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safe-buffer

safe-buffer travis npm downloads javascript style guide

Safer Node.js Buffer API

Use the new Node.js Buffer APIs (Buffer.from, Buffer.alloc, Buffer.allocUnsafe, Buffer.allocUnsafeSlow) in all versions of Node.js.

Uses the built-in implementation when available.

install

npm install safe-buffer

usage

The goal of this package is to provide a safe replacement for the node.js Buffer.

It's a drop-in replacement for Buffer. You can use it by adding one require line to the top of your node.js modules:

var Buffer = require('safe-buffer').Buffer
 
// Existing buffer code will continue to work without issues: 
 
new Buffer('hey', 'utf8')
new Buffer([1, 2, 3], 'utf8')
new Buffer(obj)
new Buffer(16) // create an uninitialized buffer (potentially unsafe) 
 
// But you can use these new explicit APIs to make clear what you want: 
 
Buffer.from('hey', 'utf8') // convert from many types to a Buffer 
Buffer.alloc(16) // create a zero-filled buffer (safe) 
Buffer.allocUnsafe(16) // create an uninitialized buffer (potentially unsafe) 

api

Class Method: Buffer.from(array)

  • array {Array}

Allocates a new Buffer using an array of octets.

const buf = Buffer.from([0x62,0x75,0x66,0x66,0x65,0x72]);
  // creates a new Buffer containing ASCII bytes 
  // ['b','u','f','f','e','r'] 

A TypeError will be thrown if array is not an Array.

Class Method: Buffer.from(arrayBuffer[, byteOffset[, length]])

  • arrayBuffer {ArrayBuffer} The .buffer property of a TypedArray or a new ArrayBuffer()
  • byteOffset {Number} Default: 0
  • length {Number} Default: arrayBuffer.length - byteOffset

When passed a reference to the .buffer property of a TypedArray instance, the newly created Buffer will share the same allocated memory as the TypedArray.

const arr = new Uint16Array(2);
arr[0] = 5000;
arr[1] = 4000;
 
const buf = Buffer.from(arr.buffer); // shares the memory with arr;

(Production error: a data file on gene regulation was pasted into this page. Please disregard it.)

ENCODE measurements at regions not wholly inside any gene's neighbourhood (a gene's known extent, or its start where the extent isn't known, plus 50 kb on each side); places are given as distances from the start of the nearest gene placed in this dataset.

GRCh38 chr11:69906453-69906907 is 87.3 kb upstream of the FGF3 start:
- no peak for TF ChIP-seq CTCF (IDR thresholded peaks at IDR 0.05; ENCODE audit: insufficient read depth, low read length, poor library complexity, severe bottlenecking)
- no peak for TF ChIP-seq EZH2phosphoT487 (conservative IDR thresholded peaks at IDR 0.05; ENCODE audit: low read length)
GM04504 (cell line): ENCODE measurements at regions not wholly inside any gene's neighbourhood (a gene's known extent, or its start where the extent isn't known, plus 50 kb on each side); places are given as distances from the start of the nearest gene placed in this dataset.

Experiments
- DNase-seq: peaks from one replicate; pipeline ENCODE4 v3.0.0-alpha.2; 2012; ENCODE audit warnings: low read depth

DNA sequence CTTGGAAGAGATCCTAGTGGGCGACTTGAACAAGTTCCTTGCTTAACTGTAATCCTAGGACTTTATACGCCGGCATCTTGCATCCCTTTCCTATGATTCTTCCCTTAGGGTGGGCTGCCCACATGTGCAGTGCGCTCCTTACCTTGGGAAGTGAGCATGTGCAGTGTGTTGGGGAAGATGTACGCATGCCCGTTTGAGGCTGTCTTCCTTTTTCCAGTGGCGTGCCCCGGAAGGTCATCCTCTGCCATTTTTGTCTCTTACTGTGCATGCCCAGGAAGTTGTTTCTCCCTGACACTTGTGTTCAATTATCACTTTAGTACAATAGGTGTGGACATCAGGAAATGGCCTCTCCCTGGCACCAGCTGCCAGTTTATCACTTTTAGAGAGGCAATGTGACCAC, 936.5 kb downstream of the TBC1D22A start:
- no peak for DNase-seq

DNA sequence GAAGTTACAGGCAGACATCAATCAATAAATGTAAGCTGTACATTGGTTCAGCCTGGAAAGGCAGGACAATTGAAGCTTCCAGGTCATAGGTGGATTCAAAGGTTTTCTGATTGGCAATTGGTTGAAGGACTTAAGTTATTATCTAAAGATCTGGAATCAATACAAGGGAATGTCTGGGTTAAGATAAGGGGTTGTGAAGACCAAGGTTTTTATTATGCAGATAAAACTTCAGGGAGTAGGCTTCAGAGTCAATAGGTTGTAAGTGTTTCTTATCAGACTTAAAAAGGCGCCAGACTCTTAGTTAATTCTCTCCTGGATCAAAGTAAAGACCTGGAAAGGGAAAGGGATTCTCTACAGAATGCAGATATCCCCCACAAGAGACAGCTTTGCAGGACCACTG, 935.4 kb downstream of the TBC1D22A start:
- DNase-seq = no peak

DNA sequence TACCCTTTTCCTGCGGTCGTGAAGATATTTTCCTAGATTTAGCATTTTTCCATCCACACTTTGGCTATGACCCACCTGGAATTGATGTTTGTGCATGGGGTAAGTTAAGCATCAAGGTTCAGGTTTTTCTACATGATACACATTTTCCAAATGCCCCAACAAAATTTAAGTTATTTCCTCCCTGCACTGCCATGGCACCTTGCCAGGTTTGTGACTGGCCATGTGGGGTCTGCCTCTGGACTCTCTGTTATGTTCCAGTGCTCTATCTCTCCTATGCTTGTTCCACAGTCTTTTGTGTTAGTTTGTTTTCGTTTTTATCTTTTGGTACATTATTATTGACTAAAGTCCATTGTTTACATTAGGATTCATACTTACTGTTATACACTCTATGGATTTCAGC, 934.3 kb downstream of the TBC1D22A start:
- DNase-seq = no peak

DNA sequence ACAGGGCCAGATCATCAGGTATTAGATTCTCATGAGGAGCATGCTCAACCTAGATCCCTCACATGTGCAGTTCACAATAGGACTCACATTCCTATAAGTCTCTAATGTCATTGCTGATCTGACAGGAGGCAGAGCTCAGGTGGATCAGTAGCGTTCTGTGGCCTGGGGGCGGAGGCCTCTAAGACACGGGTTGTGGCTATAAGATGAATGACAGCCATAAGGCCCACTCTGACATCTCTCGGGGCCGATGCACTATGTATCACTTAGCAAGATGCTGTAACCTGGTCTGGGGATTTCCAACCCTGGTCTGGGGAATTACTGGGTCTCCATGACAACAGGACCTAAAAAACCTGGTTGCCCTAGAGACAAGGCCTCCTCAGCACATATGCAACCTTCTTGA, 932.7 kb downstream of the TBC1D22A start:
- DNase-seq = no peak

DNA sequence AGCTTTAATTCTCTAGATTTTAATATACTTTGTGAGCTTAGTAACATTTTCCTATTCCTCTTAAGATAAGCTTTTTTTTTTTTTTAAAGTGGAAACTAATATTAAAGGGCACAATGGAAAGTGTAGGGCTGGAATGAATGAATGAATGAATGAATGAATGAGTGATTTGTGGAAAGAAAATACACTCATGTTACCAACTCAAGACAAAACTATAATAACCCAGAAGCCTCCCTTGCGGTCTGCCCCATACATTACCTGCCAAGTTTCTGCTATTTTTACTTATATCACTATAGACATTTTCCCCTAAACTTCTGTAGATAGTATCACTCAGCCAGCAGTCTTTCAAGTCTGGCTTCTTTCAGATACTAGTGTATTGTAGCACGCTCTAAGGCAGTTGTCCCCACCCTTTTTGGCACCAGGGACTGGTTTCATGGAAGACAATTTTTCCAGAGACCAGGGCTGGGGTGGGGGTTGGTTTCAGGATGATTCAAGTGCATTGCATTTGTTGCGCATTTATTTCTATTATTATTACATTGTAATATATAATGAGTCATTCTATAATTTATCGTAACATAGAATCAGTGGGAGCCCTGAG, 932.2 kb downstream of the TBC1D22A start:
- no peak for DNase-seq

console.log(buf);
  // Prints: <Buffer 88 13 a0 0f> 
 
// changing the TypedArray changes the Buffer also 
arr[1] = 6000;
 
console.log(buf);
  // Prints: <Buffer 88 13 70 17> 

The optional byteOffset and length arguments specify a memory range within the arrayBuffer that will be shared by the Buffer.

const ab = new ArrayBuffer(10);
const buf = Buffer.from(ab, 0, 2);
console.log(buf.length);
  // Prints: 2 

A TypeError will be thrown if arrayBuffer is not an ArrayBuffer.

Class Method: Buffer.from(buffer)

  • buffer {Buffer}

Copies the passed buffer data onto a new Buffer instance.

const buf1 = Buffer.from('buffer');
const buf2 = Buffer.from(buf1);
 
buf1[0] = 0x61;
console.log(buf1.toString());
  // 'auffer' 
console.log(buf2.toString());
  // 'buffer' (copy is not changed) 

A TypeError will be thrown if buffer is not a Buffer.

Class Method: Buffer.from(str[, encoding])

  • str {String} String to encode.
  • encoding {String} Encoding to use, Default: 'utf8'

Creates a new Buffer containing the given JavaScript string str. If provided, the encoding parameter identifies the character encoding. If not provided, encoding defaults to 'utf8'.

const buf1 = Buffer.from('this is a tést');
console.log(buf1.toString());
  // prints: this is a tést 
console.log(buf1.toString('ascii'));
  // prints: this is a tC)st 
 
const buf2 = Buffer.from('7468697320697320612074c3a97374', 'hex');